They Need an Agenda for Governing … But They Keep Just Asking for Money
Welcome as it is to see momentum building toward a major election effort this year, I’m still waiting to see what the program is other than being against Trump and #MAGA.
Of the more than 25 emails a day I get from different Democratic organizations, at least 24 of them are asking for money, usually just to build a campaign war chest; I’ve stopped answering the phone. Though some are better constructed than others with an actual issue in focus, as a group, the emails are growing more pathetic in tone with every issue is a crisis this week. Rarely do they even mention toward what purpose contributions will be spent. Many just say that Democrats need to build donations just because Republicans are collecting donations from people better economically fixed than I am.
We all understand money is the engine of campaigns. But it’s January, and we’ve created a weariness about money and politics. Individual Dems want dough, the committee to elect women wants money, the separate Democrat committees for House and Senate elections, governor candidates, left-handed Democrats … the list goes on. It makes you long for the one they don’t ask: If you send money once, these messages will disappear.
If I could send back something other than pre-determined checklists, I’d send this message: We’re waiting to hear what Democrats stand for, rather than just what they are against.
After all, that’s what went wrong with this recent Democratic stand in the Senate that shut down the government for a weekend. Democrats opposed what Trump and conservative Republicans wanted on immigration policy, but, for negotiating reasons, never quite made clear what Democrats principles are.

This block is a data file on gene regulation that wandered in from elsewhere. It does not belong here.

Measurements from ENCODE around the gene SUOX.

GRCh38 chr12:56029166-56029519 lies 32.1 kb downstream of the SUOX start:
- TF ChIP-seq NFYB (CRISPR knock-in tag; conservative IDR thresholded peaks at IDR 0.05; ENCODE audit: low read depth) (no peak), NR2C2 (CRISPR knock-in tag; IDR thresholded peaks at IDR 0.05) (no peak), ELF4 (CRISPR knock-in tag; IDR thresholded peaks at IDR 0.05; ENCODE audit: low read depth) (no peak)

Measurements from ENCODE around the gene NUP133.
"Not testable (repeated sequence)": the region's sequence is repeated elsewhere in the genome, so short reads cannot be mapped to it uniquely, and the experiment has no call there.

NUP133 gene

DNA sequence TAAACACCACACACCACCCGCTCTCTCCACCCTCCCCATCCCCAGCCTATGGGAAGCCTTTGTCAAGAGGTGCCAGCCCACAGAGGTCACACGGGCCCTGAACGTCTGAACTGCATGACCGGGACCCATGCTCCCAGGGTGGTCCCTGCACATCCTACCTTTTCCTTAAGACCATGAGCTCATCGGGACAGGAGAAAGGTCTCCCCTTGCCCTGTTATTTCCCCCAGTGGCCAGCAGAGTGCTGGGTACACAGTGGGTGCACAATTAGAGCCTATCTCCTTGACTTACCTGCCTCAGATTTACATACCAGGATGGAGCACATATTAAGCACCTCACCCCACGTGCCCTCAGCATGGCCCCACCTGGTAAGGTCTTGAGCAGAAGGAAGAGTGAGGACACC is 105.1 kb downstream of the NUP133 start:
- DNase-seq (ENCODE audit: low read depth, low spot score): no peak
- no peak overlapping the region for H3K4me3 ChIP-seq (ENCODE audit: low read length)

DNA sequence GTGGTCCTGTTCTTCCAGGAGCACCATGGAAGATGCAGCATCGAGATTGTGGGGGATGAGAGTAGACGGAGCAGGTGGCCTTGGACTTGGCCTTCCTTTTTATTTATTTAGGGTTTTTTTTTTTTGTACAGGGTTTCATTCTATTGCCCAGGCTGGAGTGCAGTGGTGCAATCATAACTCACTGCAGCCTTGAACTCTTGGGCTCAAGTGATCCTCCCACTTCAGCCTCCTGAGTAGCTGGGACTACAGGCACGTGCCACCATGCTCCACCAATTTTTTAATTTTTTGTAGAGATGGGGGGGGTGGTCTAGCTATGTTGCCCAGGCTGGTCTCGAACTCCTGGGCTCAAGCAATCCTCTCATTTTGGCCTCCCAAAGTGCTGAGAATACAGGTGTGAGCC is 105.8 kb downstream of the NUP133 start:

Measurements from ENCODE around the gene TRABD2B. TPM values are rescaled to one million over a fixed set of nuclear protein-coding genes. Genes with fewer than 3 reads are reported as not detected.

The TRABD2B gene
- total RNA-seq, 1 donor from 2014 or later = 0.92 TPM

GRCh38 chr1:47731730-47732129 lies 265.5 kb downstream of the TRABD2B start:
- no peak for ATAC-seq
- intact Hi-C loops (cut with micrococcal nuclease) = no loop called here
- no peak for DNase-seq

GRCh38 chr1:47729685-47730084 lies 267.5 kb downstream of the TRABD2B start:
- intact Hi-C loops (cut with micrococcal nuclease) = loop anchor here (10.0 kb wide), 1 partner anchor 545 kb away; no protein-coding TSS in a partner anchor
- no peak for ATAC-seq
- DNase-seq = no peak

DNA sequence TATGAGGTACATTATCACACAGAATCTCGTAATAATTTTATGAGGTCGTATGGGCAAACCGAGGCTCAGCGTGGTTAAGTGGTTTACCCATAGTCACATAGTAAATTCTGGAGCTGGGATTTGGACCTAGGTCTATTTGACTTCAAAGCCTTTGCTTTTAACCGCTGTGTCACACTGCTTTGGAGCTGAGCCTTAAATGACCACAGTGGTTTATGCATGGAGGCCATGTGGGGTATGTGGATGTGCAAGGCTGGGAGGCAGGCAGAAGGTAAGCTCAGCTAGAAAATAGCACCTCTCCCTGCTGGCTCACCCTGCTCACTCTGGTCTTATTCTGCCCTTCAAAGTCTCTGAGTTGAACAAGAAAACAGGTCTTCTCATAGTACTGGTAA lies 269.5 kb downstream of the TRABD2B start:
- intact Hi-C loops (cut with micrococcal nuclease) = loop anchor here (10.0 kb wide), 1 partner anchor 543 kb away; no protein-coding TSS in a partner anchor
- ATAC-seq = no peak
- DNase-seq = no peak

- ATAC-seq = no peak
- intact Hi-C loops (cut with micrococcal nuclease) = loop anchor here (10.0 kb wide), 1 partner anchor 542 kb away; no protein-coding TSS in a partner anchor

Indeed, someone (like Trump) looking at the Democratic tactics could—and does—say that Democrats simply are against whatever the White House is seeking, and not putting forth a real solution. His easy to understand label: Obstructionist.
We can quibble about the details—New York Sen. Charles Schumer, the minority leader, did put a lot on the table, taking from the Republicans’ list of long-term wants in that case, but that hardly was a Democratic vision statement. Democrats should not put forth that we are victims of the Trump state, they should be making a case.
I intensely dislike the Republican program; it favors the rich at the expense of the middle class and more vulnerable, it adds to a sense of division in the country, it values business over consumers and ignores environmental threats, raises money for the military while undercutting food stamps and eliminating support for arts and education. But at least I can understand the message: For Republicans, jobs, jobs, jobs are created when you free business to make more money.
It is heartless, but straightforward. So too is their social policy—“merit” should win, meaning white people should prevail in a society that has institutional bias built in along racial lines, and internationally, “America First” means arming the military to the teeth and bullying anyone who does not do our bidding. As I said, it is wrong-headed, but completely understandable.